Tony is in the ice cream parlour, but I lack sufficient evidence that he is.

Ice cream parlor
Photo: Alex Robert alexrobert, CC0, via Wikimedia Commons
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Jonathan Adler: Belief’s Own Ethics #3

Part of a series which began with Fake news and the ethics of belief.

I openly believe both that I believe that it is raining outside and that I do so because I see the rain through the window.1

This is how Adler illustrates his ‘condition of full awareness’. This is another important aspect of his first-person approach (see previous instalment). 

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Jonathan Adler: Belief’s Own Ethics #2

Part of a series which began with Fake news and the ethics of belief.

Jonathan Adler’s ‘conceptual’, ‘intrinsic’ or ‘objective’ version of evidentialism is not ‘about how one ought to believe (rationally, wisely, or ethically)’.

Instead:

One’s believing that p is proper (i.e., in accord with the concept of belief) if and only if one’s evidence establishes that p is true.1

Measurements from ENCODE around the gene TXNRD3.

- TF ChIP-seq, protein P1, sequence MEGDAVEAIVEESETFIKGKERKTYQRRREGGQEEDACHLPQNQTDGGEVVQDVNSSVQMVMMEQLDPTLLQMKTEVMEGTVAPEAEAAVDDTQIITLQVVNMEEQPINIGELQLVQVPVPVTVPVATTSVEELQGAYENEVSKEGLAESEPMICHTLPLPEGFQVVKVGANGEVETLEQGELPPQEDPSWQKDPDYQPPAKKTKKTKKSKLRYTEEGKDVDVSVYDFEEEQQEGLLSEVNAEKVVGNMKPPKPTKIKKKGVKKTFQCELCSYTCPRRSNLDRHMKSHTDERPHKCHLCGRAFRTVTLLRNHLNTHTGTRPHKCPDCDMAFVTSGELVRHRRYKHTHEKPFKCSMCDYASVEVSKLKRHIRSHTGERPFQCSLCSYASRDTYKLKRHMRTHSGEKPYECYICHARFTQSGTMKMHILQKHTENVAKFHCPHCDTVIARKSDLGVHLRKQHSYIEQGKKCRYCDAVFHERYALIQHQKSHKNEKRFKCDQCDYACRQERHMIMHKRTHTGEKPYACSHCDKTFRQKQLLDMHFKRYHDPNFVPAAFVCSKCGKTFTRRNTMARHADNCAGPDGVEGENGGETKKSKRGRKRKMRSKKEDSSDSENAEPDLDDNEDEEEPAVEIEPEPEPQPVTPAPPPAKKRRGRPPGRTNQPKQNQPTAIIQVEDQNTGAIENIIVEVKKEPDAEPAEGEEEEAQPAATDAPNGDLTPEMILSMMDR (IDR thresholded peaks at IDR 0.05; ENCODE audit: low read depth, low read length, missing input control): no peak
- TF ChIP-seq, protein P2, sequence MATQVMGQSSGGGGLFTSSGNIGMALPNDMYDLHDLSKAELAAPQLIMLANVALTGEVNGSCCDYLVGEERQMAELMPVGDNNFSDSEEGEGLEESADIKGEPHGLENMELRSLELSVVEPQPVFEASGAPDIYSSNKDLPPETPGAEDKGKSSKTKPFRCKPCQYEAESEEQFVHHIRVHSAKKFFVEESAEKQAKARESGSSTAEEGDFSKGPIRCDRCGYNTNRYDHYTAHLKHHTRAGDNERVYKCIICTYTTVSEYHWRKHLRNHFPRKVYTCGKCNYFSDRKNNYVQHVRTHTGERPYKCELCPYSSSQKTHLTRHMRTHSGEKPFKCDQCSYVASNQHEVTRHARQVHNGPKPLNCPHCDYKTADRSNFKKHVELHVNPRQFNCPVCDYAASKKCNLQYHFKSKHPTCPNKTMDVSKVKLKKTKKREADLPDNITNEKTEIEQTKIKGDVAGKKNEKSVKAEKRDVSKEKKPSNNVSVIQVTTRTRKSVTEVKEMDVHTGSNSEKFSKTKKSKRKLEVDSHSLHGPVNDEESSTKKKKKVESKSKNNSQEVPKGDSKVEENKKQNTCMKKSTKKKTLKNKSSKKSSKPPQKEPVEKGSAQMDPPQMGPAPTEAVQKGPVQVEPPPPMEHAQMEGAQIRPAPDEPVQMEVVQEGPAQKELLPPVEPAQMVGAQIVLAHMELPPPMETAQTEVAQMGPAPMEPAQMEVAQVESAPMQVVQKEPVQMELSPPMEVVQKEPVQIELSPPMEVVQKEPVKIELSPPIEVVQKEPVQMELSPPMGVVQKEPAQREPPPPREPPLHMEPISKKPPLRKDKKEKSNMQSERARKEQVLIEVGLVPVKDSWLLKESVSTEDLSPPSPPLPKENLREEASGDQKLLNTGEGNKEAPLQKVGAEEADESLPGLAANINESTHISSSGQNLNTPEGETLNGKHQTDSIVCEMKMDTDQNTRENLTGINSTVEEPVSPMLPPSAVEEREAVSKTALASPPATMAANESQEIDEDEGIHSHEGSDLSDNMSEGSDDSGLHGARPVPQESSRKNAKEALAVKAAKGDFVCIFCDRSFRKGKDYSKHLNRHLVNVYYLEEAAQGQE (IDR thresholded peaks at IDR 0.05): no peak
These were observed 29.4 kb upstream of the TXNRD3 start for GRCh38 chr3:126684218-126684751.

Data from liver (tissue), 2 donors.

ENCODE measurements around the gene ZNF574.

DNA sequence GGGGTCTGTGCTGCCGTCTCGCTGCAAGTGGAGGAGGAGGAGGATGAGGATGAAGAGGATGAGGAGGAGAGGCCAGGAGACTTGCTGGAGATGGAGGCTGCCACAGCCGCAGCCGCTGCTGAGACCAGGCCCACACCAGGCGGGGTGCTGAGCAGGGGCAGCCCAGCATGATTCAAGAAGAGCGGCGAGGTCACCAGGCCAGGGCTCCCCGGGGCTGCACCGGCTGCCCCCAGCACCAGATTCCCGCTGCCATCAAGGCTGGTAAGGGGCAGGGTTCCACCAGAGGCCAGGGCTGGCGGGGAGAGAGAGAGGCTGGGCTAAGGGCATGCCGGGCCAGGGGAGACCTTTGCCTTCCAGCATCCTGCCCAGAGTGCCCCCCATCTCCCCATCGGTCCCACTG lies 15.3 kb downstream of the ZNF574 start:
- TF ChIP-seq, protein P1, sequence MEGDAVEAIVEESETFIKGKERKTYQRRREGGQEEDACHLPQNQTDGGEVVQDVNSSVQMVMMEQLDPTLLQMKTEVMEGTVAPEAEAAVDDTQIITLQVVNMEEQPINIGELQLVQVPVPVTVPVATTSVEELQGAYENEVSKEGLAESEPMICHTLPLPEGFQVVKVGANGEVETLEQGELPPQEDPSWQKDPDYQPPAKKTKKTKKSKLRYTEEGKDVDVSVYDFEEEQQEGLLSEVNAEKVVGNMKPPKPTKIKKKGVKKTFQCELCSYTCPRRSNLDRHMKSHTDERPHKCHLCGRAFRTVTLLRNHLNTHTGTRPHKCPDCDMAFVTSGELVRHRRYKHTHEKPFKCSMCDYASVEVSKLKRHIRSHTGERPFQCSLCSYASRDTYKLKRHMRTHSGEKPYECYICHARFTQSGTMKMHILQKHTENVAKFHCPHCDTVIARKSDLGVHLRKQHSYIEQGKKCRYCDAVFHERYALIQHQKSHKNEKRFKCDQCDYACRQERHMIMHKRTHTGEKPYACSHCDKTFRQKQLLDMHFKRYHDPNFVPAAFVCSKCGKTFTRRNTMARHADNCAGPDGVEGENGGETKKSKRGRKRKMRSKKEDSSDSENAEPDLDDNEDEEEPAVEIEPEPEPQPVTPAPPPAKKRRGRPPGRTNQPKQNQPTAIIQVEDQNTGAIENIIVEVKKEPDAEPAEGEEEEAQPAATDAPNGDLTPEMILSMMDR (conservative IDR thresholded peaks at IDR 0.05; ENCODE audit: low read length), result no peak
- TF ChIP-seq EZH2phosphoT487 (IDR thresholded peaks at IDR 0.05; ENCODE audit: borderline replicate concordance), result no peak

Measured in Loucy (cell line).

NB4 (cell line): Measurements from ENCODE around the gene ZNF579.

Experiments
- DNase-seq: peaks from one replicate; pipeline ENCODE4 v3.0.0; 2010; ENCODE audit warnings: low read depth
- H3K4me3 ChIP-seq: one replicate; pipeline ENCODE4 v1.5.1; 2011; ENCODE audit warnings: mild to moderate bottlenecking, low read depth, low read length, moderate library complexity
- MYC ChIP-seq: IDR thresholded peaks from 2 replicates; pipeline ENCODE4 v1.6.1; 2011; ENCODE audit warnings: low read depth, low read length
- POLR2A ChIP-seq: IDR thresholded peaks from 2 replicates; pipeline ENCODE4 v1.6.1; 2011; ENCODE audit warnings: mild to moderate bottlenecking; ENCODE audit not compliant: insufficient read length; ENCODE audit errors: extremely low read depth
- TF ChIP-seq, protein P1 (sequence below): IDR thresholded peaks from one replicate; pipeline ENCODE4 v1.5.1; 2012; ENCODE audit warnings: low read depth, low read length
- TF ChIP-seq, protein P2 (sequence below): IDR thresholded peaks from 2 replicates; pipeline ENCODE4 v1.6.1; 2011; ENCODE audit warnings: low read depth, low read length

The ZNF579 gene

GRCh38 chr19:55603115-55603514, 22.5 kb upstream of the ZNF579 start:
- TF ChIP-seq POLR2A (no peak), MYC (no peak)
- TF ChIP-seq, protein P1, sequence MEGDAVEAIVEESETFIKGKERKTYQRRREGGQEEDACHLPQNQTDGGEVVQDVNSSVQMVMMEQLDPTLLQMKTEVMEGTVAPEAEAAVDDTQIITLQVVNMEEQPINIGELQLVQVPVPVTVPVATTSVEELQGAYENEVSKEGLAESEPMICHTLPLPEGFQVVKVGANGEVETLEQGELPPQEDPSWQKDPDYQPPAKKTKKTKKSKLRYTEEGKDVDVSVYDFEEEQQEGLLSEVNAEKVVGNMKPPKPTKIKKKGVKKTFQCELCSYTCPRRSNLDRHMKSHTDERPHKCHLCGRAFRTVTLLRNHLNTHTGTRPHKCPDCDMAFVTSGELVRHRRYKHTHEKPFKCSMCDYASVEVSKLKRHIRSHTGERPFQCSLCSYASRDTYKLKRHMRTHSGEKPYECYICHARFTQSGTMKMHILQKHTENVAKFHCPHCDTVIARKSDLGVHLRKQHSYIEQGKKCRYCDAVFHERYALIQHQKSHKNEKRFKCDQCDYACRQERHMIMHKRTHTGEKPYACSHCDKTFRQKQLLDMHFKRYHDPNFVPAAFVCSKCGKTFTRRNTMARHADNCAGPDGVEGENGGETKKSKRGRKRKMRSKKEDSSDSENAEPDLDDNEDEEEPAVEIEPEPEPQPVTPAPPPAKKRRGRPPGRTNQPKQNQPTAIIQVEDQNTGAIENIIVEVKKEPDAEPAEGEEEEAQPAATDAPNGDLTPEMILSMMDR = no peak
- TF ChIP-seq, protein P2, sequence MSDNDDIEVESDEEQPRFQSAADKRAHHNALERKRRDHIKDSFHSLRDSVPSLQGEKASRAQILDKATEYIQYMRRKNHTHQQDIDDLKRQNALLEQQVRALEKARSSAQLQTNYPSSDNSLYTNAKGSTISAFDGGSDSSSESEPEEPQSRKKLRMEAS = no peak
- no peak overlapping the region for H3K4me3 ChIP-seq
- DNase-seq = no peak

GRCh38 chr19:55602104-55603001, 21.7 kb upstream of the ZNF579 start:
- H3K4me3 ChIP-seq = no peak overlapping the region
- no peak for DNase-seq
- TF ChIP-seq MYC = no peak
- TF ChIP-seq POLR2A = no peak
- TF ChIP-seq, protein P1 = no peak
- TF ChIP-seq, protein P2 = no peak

The relation between belief and evidence does not require ‘shoring up from tendentious doctrines of ethics, epistemology, or rationality’.

Donald Davidson
Donald Davidson
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Jonathan Adler: Belief’s Own Ethics #1

Part of a series which began with Fake news and the ethics of belief.

This is how my evidence principle is currently worded:

[EP3] If anything is morally wrong, then it is morally wrong to believe anything, within the category of descriptive belief, on insufficient evidence, in the absence of any conflicting and overriding moral imperative.

Last time I suggested a reason for thinking EP3 could perhaps apply to any descriptive belief.

There could be obligations implicit in belief language itself. These obligations would relate to the expectations our listeners might be justified in having when they hear any descriptive belief vocalised.

Particularly, perhaps, if our understanding of ‘belief’ is anything like Jonathan Adler’s.

Jonathan E Adler Belief's Own Ethics